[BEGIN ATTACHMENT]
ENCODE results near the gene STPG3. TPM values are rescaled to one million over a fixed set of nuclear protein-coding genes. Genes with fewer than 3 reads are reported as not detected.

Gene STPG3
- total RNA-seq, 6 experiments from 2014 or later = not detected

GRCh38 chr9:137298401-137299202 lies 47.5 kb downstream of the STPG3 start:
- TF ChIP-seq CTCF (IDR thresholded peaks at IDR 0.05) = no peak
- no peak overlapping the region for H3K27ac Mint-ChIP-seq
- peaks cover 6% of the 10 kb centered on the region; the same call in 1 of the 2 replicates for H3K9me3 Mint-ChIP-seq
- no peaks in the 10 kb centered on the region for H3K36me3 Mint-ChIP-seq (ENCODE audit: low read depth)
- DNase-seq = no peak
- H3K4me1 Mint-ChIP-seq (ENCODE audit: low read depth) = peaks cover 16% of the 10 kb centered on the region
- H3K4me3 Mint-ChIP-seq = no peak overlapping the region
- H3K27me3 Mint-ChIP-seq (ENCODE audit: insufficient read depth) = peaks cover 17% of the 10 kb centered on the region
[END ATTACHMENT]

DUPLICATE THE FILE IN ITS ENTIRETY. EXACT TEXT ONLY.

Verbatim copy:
ENCODE results near the gene STPG3. TPM values are rescaled to one million over a fixed set of nuclear protein-coding genes. Genes with fewer than 3 reads are reported as not detected.

Gene STPG3
- total RNA-seq, 6 experiments from 2014 or later = not detected

GRCh38 chr9:137298401-137299202 lies 47.5 kb downstream of the STPG3 start:
- TF ChIP-seq CTCF (IDR thresholded peaks at IDR 0.05) = no peak
- no peak overlapping the region for H3K27ac Mint-ChIP-seq
- peaks cover 6% of the 10 kb centered on the region; the same call in 1 of the 2 replicates for H3K9me3 Mint-ChIP-seq
- no peaks in the 10 kb centered on the region for H3K36me3 Mint-ChIP-seq (ENCODE audit: low read depth)
- DNase-seq = no peak
- H3K4me1 Mint-ChIP-seq (ENCODE audit: low read depth) = peaks cover 16% of the 10 kb centered on the region
- H3K4me3 Mint-ChIP-seq = no peak overlapping the region
- H3K27me3 Mint-ChIP-seq (ENCODE audit: insufficient read depth) = peaks cover 17% of the 10 kb centered on the region